Wednesday, August 30, 2006


Our classes are set up to integrate learning across several disciplines. Currently, we are taking developmental anatomy (embryology), biochemistry, histology and cell biology (no lab yet), genetics, and core concepts. Core concepts includes things like learning to take a physical, how to interact with patients, and library usage & research.

The first block test is in two days. We will have developmental anatomy, histology, genetics, and core concepts. Then on Tuesday, we take the biochemistry test. I am grateful to have a couple of days off between the tests. I always thought biochem would be my weak spot since I am not a fan of chemistry, but it happens that I am having a harder time in developmental and genetics simply because of the shear amount of memorization that has to be done in these two classes.

Wish me luck on the test...

After the testing next week, we begin gross anatomy and histology lab. Two weeks after that, we add in physiology while the developmental, genetics and biochem lectures slow down a little bit. Our schedule doesn't have certain classes on specific days, rather we get a schedule for the entire school year telling us which classes are at which time. It is set up by the day/hour and ends up being a 37 page pdf file.

In March we start psychiatry, and in the last two weeks of May we have integrative medicine (I don't know what this is yet...) then we are out of school. Sounds easy doesn't it?

My school day begins at 8AM. I have a break between 10-11AM and again from 12-1PM. Class always ends by 5PM, but sometimes we are finished an hour or two earlier depending on whether it is a lab day. Sometimes our breaks are changed around depending on labs too.

Monday, August 28, 2006

UMC Class of 2010 Picture

Thursday, August 24, 2006

Well, I am in my third week at school, and I haven't posted anything...

The first week was orientation. We had a general orientation for all new students at the school one morning. We learned about all the services the school had to offer to us. We also participated in a research study that matches medical school student's Brigg's Myers (I'm an INTJ) type with their grades, board scores, and later what residency we match into. I thought this was pretty interesting. The rest of the week was pretty much general stuff and introductions to faculty and other students.

We had our white coat ceremony which included a buffet dinner and a speaker, Dr. Warren Jones. Dr. Jones is a professor of health policy. I really enjoyed listening to him, and he really enjoyed seeing my class enter this profession. He sat at a front table with his wife. Both of them were smiling and cheering on each entering student as s/he put on the white coat. A few key points exerted from UMC NEWS:

Dr. Warren Jones, UMC distinguished professor of healthy policy, challenged the class to keep his five Cs in mind throughout their career. Jones’ five Cs are:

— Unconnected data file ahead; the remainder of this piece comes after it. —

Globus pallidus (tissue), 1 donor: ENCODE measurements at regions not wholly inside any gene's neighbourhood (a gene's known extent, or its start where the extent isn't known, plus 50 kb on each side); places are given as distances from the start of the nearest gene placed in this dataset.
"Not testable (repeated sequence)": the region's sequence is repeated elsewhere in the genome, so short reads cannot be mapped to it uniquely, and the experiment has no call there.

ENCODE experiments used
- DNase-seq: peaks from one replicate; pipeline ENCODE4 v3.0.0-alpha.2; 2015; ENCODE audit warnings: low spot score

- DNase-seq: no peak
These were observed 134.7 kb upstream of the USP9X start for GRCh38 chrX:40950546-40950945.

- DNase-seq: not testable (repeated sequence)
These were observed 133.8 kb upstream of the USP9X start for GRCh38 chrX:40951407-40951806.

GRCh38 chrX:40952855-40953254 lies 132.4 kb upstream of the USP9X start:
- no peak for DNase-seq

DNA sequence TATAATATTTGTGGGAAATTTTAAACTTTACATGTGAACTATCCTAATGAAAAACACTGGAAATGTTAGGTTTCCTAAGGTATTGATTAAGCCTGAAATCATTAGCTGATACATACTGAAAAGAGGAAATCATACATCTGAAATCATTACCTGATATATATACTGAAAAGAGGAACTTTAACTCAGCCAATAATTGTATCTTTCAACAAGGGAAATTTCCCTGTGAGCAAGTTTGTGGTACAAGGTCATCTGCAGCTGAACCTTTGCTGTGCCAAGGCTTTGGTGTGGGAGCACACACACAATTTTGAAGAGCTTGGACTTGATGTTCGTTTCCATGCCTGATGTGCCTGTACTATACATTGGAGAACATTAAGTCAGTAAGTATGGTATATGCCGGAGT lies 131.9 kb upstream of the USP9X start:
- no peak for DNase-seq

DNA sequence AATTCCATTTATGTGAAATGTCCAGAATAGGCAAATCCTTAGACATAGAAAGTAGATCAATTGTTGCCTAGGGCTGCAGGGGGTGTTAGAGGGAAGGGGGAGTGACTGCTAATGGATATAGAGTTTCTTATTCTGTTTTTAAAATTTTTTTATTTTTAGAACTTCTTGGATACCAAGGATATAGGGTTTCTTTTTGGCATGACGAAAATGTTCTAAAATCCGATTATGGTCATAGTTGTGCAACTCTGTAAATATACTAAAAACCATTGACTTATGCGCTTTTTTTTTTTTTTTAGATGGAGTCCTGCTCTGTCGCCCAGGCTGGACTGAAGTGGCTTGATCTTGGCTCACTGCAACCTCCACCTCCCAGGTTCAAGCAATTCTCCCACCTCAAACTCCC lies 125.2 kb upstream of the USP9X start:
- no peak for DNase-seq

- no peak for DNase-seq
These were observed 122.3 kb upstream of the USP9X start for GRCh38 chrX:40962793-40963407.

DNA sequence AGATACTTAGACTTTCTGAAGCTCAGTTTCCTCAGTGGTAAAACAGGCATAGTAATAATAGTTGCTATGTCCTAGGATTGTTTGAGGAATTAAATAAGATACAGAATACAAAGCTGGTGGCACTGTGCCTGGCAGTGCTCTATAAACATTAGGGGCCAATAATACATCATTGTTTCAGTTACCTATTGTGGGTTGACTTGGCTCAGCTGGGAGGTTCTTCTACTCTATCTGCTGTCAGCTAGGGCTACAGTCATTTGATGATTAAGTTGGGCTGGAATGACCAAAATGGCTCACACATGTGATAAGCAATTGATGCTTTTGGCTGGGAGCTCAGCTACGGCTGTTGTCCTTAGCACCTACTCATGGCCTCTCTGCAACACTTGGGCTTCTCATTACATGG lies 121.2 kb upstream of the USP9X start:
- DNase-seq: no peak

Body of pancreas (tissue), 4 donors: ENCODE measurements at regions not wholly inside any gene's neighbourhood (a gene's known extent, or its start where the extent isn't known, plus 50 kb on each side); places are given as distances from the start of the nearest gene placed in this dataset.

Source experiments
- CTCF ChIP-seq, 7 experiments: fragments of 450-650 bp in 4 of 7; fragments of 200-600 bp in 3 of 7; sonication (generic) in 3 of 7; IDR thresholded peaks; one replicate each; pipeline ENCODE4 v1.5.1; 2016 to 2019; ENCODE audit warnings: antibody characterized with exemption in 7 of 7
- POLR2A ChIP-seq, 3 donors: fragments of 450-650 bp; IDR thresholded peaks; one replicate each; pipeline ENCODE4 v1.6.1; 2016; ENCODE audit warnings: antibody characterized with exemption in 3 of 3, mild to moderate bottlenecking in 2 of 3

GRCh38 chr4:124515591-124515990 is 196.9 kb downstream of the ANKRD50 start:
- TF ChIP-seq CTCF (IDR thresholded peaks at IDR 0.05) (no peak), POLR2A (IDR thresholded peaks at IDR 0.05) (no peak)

• Competition. “The only person who are in competition with is yourself,” Jones, a veteran family physician, told the students. “Give the very best.”
• Competency. Jones asked the students to dedicate themselves to “life-long learning.”
• Compassion. “The true healing art comes from human touch,” Jones said.
Jones, a retired Navy captain, told the students about a patient he saw many years ago that he could tell had something wrong other than a physical ailment. Before the man left Jones’ office, he embraced him, and the man wept. The man was experiencing a host of problems, including family issues.
“Don’t cease to care,” Jones said. “Caring has to be an integral part of everything you do.”
• Culturally proficient. Doctors must be able to communicate effectively with patients and be culturally sensitive, Jones said.
Jones used as an example how Rhode Island once had a problem with Vietnamese women and suicides. The problem wasn’t solved until a set of doctors asked why. It turned out the women were expecting their children to take care of them as they aged like in their home country but in many cases that was not happening, Jones said.
• Cash. Don’t worry about money, Jones told the future physicians.
“Focus on the value you bring to the people whose lives you touch,” he said.

Another highlight was a burner catching fire on the buffet table in the back of the room during the Dr. Warren's speech.

During our class picture on the staircase - Instead of saying "1.....2.....3....CHEESE!" "Someone behind my said "1......2......3......MALPRACTICE!" Which got a pretty good laugh from everyone behind me.

We also had a dinner sponsored by Bank Plus for our M2:M1 buddy event. It was mostly finger food, beer, and wine. We got to mingle with the partner we were paired with. My M2 buddy made me a shirt that said "I love my M2 buddy" with his picture on the front. I thought it was hilarious. About five M1's got shirts like this.